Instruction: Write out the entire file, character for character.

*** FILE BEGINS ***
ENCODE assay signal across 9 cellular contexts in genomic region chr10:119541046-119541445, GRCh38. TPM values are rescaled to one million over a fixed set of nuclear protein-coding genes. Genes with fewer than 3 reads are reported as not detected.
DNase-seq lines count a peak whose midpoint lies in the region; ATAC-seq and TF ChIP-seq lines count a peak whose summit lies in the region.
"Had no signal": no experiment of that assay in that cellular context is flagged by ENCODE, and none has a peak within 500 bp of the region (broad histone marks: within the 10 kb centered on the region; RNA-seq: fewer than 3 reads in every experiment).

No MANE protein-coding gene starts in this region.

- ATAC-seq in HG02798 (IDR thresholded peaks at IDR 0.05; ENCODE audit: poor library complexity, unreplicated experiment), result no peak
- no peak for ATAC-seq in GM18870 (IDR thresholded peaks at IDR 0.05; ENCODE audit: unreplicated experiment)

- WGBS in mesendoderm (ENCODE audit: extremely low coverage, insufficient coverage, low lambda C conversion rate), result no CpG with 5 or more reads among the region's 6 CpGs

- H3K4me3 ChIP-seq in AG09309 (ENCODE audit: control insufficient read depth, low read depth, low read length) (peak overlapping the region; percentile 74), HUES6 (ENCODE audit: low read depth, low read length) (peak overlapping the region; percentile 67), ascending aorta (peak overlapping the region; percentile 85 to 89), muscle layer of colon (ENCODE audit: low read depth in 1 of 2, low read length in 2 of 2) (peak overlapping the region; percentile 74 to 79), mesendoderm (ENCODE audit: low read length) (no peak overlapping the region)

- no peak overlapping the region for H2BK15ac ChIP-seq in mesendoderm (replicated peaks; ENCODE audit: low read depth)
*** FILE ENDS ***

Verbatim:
ENCODE assay signal across 9 cellular contexts in genomic region chr10:119541046-119541445, GRCh38. TPM values are rescaled to one million over a fixed set of nuclear protein-coding genes. Genes with fewer than 3 reads are reported as not detected.
DNase-seq lines count a peak whose midpoint lies in the region; ATAC-seq and TF ChIP-seq lines count a peak whose summit lies in the region.
"Had no signal": no experiment of that assay in that cellular context is flagged by ENCODE, and none has a peak within 500 bp of the region (broad histone marks: within the 10 kb centered on the region; RNA-seq: fewer than 3 reads in every experiment).

No MANE protein-coding gene starts in this region.

- ATAC-seq in HG02798 (IDR thresholded peaks at IDR 0.05; ENCODE audit: poor library complexity, unreplicated experiment), result no peak
- no peak for ATAC-seq in GM18870 (IDR thresholded peaks at IDR 0.05; ENCODE audit: unreplicated experiment)

- WGBS in mesendoderm (ENCODE audit: extremely low coverage, insufficient coverage, low lambda C conversion rate), result no CpG with 5 or more reads among the region's 6 CpGs

- H3K4me3 ChIP-seq in AG09309 (ENCODE audit: control insufficient read depth, low read depth, low read length) (peak overlapping the region; percentile 74), HUES6 (ENCODE audit: low read depth, low read length) (peak overlapping the region; percentile 67), ascending aorta (peak overlapping the region; percentile 85 to 89), muscle layer of colon (ENCODE audit: low read depth in 1 of 2, low read length in 2 of 2) (peak overlapping the region; percentile 74 to 79), mesendoderm (ENCODE audit: low read length) (no peak overlapping the region)

- no peak overlapping the region for H2BK15ac ChIP-seq in mesendoderm (replicated peaks; ENCODE audit: low read depth)